Personally, I think living in New York City is de facto proof of mental illness. And it turns out, New Yorkers are getting increasingly particular about the hyperexpensive shoeboxes they are so proud live in. Yeah, they are willing to pay thousands of dollars a month to live in a space with the floorspace and amenities of a one-car garage in flyover country; but they are super-picky about the people living in the adjacent overpriced shoebox.
The apartment checked off every box on the buyers’ wish list: airy, gracious, great views of the park. It was in a terrific building, one of the most prestigious on the Upper East Side. The couple moved in, unpacked and tried without success over the next few months to get settled.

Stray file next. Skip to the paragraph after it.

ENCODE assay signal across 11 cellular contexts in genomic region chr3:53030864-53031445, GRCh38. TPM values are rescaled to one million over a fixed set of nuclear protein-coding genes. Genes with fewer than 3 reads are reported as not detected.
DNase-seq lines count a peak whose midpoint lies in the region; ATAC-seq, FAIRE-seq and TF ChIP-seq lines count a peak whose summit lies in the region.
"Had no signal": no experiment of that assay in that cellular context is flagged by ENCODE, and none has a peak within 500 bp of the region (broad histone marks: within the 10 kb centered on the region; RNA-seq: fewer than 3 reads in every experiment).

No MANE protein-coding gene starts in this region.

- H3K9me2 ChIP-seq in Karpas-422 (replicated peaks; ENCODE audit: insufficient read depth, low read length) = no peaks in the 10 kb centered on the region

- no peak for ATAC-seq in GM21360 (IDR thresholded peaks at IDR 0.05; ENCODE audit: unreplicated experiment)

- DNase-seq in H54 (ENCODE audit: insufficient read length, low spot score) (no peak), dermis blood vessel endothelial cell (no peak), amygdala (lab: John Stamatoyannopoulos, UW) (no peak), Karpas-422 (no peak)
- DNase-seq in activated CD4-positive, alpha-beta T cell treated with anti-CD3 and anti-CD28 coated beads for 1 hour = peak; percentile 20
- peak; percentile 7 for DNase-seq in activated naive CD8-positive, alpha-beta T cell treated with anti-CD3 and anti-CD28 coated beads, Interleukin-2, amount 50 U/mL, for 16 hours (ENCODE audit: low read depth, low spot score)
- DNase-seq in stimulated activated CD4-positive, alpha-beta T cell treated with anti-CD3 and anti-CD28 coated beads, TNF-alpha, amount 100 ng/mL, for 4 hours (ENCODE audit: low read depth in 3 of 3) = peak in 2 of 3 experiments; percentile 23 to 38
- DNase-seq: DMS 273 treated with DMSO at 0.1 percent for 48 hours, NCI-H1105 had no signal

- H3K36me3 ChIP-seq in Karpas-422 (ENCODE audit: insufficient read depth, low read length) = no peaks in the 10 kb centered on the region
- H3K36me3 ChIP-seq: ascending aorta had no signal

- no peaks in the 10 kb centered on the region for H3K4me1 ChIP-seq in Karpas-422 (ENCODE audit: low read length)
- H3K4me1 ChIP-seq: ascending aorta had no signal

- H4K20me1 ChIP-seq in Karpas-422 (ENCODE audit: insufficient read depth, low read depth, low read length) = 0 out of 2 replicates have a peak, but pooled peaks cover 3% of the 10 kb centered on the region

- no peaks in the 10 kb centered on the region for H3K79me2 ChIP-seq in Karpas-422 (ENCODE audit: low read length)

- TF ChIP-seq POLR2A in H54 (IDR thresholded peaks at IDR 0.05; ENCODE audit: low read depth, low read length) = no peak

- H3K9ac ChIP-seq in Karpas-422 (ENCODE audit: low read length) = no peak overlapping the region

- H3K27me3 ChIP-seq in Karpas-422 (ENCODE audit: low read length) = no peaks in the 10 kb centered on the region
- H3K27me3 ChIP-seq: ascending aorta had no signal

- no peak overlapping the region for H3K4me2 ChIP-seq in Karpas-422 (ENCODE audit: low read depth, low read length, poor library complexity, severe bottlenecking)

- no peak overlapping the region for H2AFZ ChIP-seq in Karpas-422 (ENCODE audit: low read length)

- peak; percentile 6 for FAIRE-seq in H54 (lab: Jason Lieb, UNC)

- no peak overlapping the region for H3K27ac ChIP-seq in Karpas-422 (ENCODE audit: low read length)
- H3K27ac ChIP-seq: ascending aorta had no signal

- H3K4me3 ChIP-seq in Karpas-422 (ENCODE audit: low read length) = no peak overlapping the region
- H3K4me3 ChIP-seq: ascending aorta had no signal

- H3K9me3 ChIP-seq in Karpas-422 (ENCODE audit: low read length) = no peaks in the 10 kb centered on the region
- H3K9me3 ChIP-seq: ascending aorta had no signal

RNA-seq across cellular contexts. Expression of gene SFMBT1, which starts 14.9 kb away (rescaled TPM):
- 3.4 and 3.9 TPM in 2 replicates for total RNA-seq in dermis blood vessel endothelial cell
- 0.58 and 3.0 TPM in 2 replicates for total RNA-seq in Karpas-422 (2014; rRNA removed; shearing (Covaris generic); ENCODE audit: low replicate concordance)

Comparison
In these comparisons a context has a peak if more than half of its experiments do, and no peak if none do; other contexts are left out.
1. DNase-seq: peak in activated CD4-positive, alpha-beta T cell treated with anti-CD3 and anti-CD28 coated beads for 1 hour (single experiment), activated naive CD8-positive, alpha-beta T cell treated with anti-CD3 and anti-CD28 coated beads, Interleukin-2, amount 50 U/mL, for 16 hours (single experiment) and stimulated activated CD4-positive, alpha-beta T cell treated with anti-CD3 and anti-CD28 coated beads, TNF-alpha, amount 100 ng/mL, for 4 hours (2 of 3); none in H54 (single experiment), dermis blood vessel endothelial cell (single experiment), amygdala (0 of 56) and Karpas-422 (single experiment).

In the end, they packed up and moved out, said their broker, Barbara Fox, the founder of the Fox Residential Group, because of a pervasive sense that they didn’t belong. It wasn’t that their neighbors were standoffish, ignored them in the elevator or didn’t invite them to their parties — though in fact the whole thing did come down to parties.
“Frankly,” Ms. Fox said, “they just felt the building had too many Republicans.”